#10 Comment By mrscracker On August 17, 2017 @ 12:01 pm

So sorry, I sure hope you feel better soon & will say a prayer for you.
🙂

#11 Comment By Charles Cosimano On August 17, 2017 @ 12:22 pm

Taylor is obviously right. Medieval man did not really get a choice in the matter. He was not likely to become Jewish and Islam was not a good idea. Neither were particularly healthy in any event. None of them even heard of the Buddha.

They did not need to consciously choose to be Christian. They were born that way.

Now one can believe in God or not as one chooses. One may choose from any number of varieties of Christianity, or convert to Judaism or Islam with no trouble. Failing that, one may decide to become a Buddhist or a Hindu until finally coming to the True Faith of Cosimanian Orthodoxy, heeding the Universal Commission to “Put on your Helmet and raise hell!”

In such a world the traditionalist Christian is in a lonely place and it is going to be lonelier. Can the Benedict Option survive a Cosimanian Orthodox future?

#12 Comment By bmj On August 17, 2017 @ 12:42 pm

Khalid said:

I don’t want to sound controversial ( and I’m sure it will come across- rightly-as pure ignorance) but isn’t that what Protestantism has been pointing to all these years?

In a manner of speaking, but in a manner not moored to the traditions of the Church. Disagreeing about theology, and creating new theology, is wired into Protestant DNA. So, yes, over the years, Protestants have correctly identified the spiritual problems of modernity, but the tendency is to formulate new theology (which often results in splintering denominations) instead of peering back through history.

I don’t want to paint with too broad a brush here, though. There are Protestants who understand “thick ecclesiology,” and understand the importance of the sacraments. They are, however, a minority among the Protestants.

#13 Comment By Brendan Hanley On August 17, 2017 @ 1:36 pm

Calvin, Luther, Jonathan Swift, Richard Hooker, C.S Lewis and the other classical Protestants were all metaphysical realists. Luther’s brand of realism just wanted to see more mystery in the world than Aristotle provided. Calvin’s doctrine of communion (which I personally disagree with, I’m more on Luther’s side myself) was pure Plato. Hooker condemns the squabblers and inventors of modern philosophies. Jonathan Swift has a scene where a Necromancer summons the ghost of Descartes from Hell in Gulliver’s travels. Descartes then proceeds to admit that Plato and Aristotle were right about everything. C.S Lewis’s defences of metaphysical realism are now famous within Christian circles.

Francis Schaeffer, Gene Edward Vieth, and a host of other Protestant thinkers are metaphysical realists. Traditionally Metaphysical Realism is only accepted by the more Catholic Protestant groups. Anglicans, Lutherans and some of the more traditionally minded Presbyterians.

Sorry, don’t mean to nitpick.

[NFR: Thank you, this is informative and enlightening. — RD]

#14 Comment By Nick B. On August 17, 2017 @ 2:30 pm

Piggybacking on Brendan Hanley’s comments, the Anglican communion (at least, certain sides of it) has definitely sought to preserve those pillars. The concept of the “dissociation of sensibility” between reason and emotion was pioneered by the Anglo-Catholic T.S. Eliot (“The Metaphysical Poets”) and his occasional rival and fellow churchman C.S. Lewis (beginning in “The Pilgrim’s Regress” and continuing throughout his works). This Christian, enchanted view of the world is in the background of distinctly Anglican contributions to children’s literature, such as L’Engle’s A Wrinkle in Time and Lewis’s Narnia, and has inspired a resurgent interest in “imaginative apologetics” (especially in the work of John and Alison Milbank), which focuses on rekindling the imagination to perceive the physical world as permeated by the sacred, which is a necessary precondition for affirming the truths of Christianity.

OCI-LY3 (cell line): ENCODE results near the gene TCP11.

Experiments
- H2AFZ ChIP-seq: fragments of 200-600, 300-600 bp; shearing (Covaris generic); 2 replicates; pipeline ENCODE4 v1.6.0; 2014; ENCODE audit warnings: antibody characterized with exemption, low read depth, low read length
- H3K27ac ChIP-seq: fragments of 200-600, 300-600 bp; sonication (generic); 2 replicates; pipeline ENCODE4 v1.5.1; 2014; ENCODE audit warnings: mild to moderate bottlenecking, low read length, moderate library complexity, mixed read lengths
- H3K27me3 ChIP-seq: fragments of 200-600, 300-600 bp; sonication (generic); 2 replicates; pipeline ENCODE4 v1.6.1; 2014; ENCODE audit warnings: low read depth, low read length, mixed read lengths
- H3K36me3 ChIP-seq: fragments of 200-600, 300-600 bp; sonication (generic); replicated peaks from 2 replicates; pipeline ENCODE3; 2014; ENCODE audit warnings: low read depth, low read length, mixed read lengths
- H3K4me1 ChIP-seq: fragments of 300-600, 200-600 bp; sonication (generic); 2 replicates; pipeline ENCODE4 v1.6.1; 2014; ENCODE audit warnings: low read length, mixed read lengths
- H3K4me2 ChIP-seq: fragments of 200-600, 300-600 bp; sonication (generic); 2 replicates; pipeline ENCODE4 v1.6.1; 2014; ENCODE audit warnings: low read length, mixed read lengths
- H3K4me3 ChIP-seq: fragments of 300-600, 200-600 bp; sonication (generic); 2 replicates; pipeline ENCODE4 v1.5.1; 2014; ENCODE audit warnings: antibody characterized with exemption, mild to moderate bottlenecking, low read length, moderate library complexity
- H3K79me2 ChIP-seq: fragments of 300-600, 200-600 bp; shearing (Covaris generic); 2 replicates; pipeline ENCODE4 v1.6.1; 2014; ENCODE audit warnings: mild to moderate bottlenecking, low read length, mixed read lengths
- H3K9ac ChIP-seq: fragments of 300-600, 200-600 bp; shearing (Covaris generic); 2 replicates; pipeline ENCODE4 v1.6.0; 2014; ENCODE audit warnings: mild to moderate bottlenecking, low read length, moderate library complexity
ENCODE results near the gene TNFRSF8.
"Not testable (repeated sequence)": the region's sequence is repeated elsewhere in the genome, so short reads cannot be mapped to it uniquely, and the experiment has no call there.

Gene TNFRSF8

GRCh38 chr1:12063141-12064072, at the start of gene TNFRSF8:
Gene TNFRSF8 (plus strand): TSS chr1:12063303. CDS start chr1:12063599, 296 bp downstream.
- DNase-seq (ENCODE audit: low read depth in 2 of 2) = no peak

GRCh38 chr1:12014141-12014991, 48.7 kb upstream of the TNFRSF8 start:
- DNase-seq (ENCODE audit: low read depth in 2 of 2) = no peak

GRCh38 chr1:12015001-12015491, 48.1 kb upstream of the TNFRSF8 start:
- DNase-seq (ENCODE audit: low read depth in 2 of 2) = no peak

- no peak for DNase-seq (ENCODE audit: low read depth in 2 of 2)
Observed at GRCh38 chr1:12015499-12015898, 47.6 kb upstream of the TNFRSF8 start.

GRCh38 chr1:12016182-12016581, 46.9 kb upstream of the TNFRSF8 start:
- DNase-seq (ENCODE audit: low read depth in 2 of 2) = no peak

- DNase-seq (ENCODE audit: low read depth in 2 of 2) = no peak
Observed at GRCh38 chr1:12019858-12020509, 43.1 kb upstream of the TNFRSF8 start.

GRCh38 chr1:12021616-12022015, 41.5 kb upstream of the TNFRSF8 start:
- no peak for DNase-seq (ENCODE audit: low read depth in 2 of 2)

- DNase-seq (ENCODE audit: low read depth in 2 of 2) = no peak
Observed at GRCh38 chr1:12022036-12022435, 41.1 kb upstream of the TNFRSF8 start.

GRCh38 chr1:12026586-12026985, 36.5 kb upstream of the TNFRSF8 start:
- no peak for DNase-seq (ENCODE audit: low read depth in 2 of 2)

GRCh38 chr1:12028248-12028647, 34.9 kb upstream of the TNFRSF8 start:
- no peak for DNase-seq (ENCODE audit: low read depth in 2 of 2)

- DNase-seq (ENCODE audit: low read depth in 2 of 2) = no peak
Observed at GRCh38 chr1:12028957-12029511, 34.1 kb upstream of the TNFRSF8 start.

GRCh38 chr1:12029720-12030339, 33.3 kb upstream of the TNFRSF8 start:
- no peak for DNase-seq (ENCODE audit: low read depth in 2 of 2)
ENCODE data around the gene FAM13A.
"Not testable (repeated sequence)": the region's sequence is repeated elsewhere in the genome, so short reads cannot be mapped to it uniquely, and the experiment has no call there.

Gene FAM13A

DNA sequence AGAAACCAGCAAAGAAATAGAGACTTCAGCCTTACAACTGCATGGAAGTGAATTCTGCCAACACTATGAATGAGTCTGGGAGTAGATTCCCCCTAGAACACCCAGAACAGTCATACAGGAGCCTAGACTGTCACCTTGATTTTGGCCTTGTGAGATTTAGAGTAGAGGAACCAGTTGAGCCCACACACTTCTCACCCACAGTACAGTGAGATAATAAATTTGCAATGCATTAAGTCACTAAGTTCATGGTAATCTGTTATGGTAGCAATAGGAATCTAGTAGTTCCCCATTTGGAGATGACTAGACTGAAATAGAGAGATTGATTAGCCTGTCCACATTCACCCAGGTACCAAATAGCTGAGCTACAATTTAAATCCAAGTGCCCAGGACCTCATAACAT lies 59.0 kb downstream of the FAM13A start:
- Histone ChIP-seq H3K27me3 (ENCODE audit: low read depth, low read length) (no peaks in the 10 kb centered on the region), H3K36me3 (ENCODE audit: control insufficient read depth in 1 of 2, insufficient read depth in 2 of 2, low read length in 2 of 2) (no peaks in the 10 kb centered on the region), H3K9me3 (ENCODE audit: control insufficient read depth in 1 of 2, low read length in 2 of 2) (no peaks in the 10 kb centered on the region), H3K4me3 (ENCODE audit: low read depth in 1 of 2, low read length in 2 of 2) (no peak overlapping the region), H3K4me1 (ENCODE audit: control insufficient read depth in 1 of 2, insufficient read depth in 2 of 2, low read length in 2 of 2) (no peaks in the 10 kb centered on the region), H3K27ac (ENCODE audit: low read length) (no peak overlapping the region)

In a slightly different vein, there has been a renewed interest in the concept of “thin places,” or physical locales where heaven connects with earth in a unique and sacred way, a distinctively Anglican doctrine that supposedly predates Roman influence (and is occasionally maligned by some as hearkening back to English Christianity’s supposedly “Druidic” influences).

Basically, the pillars of medieval imagination remain quite intact in the Anglican communion.

#15 Comment By Eliavy On August 17, 2017 @ 2:30 pm

Mr. Dreher, you have my sympathy and prayers for your illness. I have fibromyalgia and chronic fatigue syndrome and well understand what you are going through. May God bless you and grant you his comfort, strength, love, and grace as he does for me.

[NFR: You are very kind. Thank you! I also have Raynaud’s syndrome, which, when my body is under constant assault from the Epstein-Barr virus (which causes mono), my feet and hands are painfully cold much of the time. I’m sitting here in my living room typing this with thick socks on and a heating pad turned up to HIGH around my feet. In the middle of August. A crappy disease, this. — RD]

#16 Comment By Captain P On August 17, 2017 @ 2:53 pm

Kozinski seems to be making one more iteration of a critique I keep seeing of the Benedict Option:

“We just need to be more spiritual/ have more faith, because you can’t shut out the modern world!”

The obvious response is – well, how are we going to grow in and preserve our faith? What are the practical steps? Don’t some of them involve communal practices inherited from Christian tradition? ISN’T THAT THE GOAL OF THE BENEDICT OPTION?

#17 Comment By Philly guy On August 17, 2017 @ 3:04 pm

” In our age, conscience and duty are not ideals,an excess of either is seen as a mental illness called social pressure personality disorder”. Cixin Liu

#18 Comment By Khalid On August 17, 2017 @ 3:05 pm

Thank you Brendan and bmj. I’m reading Rowan Williams’ Anglican Identities and am finding it, like his other work, illuminating ( though somewhat terse).